Tunisia beach massacre: Security forces deliberately stalled response, inquest hears

Tunisia beach massacre: Security forces deliberately stalled response, inquest hears
Tunisian security forces “deliberately and unjustifiably” stalled in responding to a massacre of holidaymakers in which 38 tourists were killed, an inquest heard on Monday.

Local officers responding to reports of the attack at the five-star Riu Imperial Marhaba Hotel and the adjoining beach in Sousse in June 2015 “wasted a considerable amount of time in getting to the hotel,” the hearing into the deaths of 30 Britons was told.

Samantha Leek QC, counsel to the inquest, said a report by a Tunisian judge had identified failings by local units after the killer, Seifeddine Rezgui, 22, opened fire with an automatic rifle.

The report by Judge Bechir Akremi, submitted to the coroner, includes evidence from an unnamed interior minister, who said some local security officers nearby had consciously slowed down their arrival.

“[The unnamed interior minister] said the units that should have intervened in the events deliberately and unjustifiably slowed down to delay their arrival at the hotel,” Leek said, according to the Times.

“They had the ability to put an end to the attack before police arrived, but wasted a considerable amount of time getting to the hotel.”

The court did not hear why police might have delayed their response.

Last year, six police officers, including the chief of the tourist protection unit and the officer who shot and killed Rezgui, were charged in relation to the slow response time, which is said to have been nearly 40 minutes because officers didn’t have bulletproof vests.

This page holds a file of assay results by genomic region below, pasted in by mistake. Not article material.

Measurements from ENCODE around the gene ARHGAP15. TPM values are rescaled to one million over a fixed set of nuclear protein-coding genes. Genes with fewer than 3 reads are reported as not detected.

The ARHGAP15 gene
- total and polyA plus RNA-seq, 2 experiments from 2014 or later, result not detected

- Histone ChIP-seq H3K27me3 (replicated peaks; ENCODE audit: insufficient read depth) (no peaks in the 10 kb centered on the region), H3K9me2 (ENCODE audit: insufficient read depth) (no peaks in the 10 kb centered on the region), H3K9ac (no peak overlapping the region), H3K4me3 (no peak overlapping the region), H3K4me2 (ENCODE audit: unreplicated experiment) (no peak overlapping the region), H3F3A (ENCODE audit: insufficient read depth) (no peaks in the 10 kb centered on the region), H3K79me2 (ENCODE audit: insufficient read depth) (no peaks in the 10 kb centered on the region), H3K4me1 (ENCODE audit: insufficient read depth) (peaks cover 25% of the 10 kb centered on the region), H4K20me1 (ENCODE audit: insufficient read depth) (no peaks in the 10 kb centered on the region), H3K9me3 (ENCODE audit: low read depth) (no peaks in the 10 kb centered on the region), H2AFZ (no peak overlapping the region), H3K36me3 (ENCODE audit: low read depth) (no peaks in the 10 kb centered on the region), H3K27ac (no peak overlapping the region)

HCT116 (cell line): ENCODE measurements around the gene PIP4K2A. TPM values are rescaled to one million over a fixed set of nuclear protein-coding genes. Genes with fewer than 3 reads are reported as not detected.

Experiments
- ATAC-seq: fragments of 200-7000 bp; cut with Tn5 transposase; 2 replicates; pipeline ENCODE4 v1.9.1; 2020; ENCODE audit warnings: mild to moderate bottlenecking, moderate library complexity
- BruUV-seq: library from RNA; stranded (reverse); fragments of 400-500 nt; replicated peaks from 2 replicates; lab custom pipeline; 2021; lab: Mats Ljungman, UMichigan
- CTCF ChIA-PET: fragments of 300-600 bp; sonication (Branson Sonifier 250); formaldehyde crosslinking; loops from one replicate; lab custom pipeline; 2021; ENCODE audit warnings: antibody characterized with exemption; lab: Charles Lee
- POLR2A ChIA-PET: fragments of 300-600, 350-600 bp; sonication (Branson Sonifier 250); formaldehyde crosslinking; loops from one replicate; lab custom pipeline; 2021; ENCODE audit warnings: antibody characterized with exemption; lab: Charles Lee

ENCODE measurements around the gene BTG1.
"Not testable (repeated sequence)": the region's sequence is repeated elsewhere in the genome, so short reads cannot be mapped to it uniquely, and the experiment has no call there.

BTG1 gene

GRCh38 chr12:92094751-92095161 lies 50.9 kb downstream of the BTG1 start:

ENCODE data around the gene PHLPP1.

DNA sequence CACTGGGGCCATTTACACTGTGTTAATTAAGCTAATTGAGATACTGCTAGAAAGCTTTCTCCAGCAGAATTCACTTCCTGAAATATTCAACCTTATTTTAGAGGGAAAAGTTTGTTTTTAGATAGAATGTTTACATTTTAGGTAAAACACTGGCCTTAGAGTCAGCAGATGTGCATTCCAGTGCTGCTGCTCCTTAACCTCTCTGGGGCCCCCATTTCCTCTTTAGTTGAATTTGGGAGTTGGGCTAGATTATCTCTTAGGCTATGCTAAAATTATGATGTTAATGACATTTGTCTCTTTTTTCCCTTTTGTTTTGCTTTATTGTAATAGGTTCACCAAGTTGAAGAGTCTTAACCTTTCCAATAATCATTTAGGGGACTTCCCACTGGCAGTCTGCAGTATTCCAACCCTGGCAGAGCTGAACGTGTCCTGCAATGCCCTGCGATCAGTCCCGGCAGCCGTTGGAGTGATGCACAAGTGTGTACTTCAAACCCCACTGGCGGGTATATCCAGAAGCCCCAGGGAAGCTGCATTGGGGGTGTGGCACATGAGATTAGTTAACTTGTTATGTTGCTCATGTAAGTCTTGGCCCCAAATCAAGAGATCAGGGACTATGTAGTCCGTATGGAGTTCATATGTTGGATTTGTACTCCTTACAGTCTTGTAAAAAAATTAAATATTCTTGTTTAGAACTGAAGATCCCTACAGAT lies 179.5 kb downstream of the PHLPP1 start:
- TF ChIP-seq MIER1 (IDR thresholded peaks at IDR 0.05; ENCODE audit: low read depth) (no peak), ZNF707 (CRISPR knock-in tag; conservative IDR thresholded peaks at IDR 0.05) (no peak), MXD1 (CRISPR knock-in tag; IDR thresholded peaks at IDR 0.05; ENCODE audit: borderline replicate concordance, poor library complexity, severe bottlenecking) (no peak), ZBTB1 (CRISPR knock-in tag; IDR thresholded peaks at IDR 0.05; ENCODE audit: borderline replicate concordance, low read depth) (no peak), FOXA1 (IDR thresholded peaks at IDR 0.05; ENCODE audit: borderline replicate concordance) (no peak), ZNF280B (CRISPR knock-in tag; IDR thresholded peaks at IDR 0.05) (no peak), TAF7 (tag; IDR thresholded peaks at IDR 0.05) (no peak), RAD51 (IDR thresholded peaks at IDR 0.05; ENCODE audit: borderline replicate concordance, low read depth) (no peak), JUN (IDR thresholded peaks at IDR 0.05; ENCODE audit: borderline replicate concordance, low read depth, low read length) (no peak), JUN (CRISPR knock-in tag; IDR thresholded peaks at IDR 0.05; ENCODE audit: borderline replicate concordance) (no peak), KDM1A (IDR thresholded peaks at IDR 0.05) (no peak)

Leek read out the names of the 38 victims, who were aged between 19 and 80 and included three generations of one family.

“On that day a gunman entered the hotel from the beach carrying an automatic weapon with a number of explosives.

“He systematically took the lives of 38 people who had traveled to Tunisia for enjoyment, luxury and relaxation; 38 people who had done nothing to provoke this attack, individually or collectively; 38 people who needlessly lost their lives.”

During a detailed account of the murders using a 3D computer reconstruction of the  hotel, grounds and surrounding area, Detective Superintendent Mark Gower guided the judge and the families of victims through the route taken by Rezgui, and the locations of each of the bodies.

Footage from CCTV cameras showed the killer was dropped off in a white Peugeot van on a side road a short distance from the beach. He then went to the rear of the vehicle before re-emerging with a colored parasol in which he had hidden the gun.

He was shown walking briskly down the sands and past two other hotels towards the spot where he dropped the parasol and opened fire.

Footage of the sea front showed terrified sunbathers and staff fleeing the beach as Rezgui fired rounds, killing 20 people, before he entered the grounds of the Marhaba, where he killed 10 people, and then going inside the hotel building, where eight were murdered.

Gower said it took Rezgui 20 minutes to arrive back on the beach after first opening fire.

The attack remains the worst terrorist incident involving British citizens since the July 7 London bombings in 2005.

The inquest continues.